In Depression: Panic Attacks and Focusing Connie tells how she tried and failed and at last found a successful treatment for her panic attacks.
Now Nancy’s story points to two great truths–when we can accept what we have been given we can find the joy in what we did not want, and we must change what in our society creates suffering.
Nancy wrote: “Like many parents of special needs children, I experienced debilitating depression for several years.
“I tried all sorts of natural treatments, including two years of no alcohol. Ultimately, only meds helped, and as I started to deal with recovery in more positive ways, i.e. changing to a special education career, I gradually began to accept and appreciate the cards I was dealt, and no longer needed the meds.
“Our son brings Chris and me so much joy (and laughter) that today we cannot imagine a life without him.”
The practical short term truth this illustrates is that depression, like other illnesses, may require medication. The longer term truth lies in what Nancy says about the result of treatment, that she became able to accept what she was given and in that acceptance find joy.
First treatment, then recovery into joy.
Then Nancy wrote: “I now am working with a local mental health hospital, overseeing education services for their adolescent program.
“This experience has been enlightening in many ways, from first hand exposure to the trauma and suicide ideation/attempts these patients exhibit to the horrific insurance hassles parents face.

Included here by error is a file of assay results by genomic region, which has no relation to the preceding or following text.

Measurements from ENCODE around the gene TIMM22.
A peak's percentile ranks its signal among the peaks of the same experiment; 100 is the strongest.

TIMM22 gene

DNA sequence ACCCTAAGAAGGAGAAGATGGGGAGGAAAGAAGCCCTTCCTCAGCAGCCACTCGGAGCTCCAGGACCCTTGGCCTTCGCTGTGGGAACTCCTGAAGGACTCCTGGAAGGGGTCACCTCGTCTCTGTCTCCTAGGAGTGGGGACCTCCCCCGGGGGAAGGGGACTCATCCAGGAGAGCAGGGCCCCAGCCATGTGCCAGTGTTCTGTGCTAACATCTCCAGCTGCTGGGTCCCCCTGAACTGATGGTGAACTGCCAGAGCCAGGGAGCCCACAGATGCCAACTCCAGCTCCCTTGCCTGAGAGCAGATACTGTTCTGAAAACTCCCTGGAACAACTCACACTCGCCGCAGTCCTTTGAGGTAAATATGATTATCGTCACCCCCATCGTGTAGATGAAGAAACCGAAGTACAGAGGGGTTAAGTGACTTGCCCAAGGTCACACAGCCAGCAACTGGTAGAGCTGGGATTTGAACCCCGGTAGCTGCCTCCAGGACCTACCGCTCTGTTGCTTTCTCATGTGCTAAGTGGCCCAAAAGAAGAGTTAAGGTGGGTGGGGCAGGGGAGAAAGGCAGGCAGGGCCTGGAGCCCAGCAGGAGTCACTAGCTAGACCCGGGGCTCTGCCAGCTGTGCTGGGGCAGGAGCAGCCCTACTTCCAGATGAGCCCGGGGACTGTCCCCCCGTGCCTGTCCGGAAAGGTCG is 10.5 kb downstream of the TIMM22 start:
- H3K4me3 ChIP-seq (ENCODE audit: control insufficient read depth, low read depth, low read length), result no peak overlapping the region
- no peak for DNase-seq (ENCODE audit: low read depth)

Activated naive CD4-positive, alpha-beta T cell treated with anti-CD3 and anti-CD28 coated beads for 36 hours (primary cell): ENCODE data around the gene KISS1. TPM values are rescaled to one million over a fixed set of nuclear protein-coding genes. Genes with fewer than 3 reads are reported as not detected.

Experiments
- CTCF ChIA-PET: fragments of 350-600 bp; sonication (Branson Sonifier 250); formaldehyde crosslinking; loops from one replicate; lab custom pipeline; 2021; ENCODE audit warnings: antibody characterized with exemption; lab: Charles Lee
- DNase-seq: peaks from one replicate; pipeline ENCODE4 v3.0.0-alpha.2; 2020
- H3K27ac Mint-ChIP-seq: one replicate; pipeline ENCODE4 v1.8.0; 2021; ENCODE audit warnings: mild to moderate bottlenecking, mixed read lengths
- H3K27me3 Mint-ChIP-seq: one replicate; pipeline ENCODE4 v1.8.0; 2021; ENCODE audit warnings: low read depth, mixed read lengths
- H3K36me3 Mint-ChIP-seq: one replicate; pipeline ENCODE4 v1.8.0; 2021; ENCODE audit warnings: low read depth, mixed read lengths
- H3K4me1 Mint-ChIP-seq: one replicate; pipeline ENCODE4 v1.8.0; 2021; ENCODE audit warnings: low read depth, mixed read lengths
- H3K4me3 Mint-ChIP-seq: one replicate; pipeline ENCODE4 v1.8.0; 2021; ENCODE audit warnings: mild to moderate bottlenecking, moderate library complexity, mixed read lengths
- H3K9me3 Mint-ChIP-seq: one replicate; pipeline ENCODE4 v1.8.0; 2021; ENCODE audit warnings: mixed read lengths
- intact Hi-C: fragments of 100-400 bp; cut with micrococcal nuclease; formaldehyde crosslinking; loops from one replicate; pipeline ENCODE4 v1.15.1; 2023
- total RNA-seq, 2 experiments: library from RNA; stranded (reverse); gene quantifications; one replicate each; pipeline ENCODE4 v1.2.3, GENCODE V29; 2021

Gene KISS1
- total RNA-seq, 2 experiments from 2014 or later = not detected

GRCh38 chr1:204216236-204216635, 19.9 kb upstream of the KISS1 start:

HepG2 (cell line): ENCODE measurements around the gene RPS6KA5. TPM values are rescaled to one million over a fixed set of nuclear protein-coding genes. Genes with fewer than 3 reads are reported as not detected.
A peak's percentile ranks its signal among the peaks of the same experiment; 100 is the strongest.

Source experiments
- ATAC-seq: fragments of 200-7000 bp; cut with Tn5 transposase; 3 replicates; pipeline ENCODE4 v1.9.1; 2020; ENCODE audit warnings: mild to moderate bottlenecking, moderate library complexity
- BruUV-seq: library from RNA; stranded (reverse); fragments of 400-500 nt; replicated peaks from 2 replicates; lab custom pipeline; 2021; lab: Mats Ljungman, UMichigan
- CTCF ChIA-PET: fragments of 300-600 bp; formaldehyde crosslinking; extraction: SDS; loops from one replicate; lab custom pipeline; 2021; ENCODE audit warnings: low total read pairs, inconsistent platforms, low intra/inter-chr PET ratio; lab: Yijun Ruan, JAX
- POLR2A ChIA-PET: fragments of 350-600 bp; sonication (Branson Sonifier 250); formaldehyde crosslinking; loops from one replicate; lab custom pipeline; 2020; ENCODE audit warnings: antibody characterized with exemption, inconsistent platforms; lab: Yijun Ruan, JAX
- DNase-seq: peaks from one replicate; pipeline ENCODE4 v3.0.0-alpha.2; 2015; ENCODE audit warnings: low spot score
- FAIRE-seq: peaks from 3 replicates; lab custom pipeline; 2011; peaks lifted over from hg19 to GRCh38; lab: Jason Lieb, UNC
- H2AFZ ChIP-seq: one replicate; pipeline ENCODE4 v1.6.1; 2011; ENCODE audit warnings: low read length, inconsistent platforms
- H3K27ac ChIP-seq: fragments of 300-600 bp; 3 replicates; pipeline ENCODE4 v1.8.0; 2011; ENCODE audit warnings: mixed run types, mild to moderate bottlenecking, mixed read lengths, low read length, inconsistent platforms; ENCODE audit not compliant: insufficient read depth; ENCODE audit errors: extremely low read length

“Our special education system, though broken, is at least mandated for all. Our mental health system discriminates against people of little or moderate means.
“The only way patients who are not wealthy can participate in this program is through scholarships, which are few and far between. Insurance companies masterfully block coverage in ways that seem unbelievable, though true from my experience.
“This segment from 60 Minutes is an excellent treatise on the problems parents face.”
It had never occurred to me! How odd it is that our society provides education for every child, including those with special needs, but does not provide treatment for illness to every child.
That’s startling enough but early one morning a few years ago I was staggered by these words of fundamental truth: “If you really want to end suffering, it’s very simple. Just stop creating it.”
We can end suffering created by our society’s systems and beliefs–we can change them. We can end our own suffering by accepting what we’ve been given–which may first require treatment.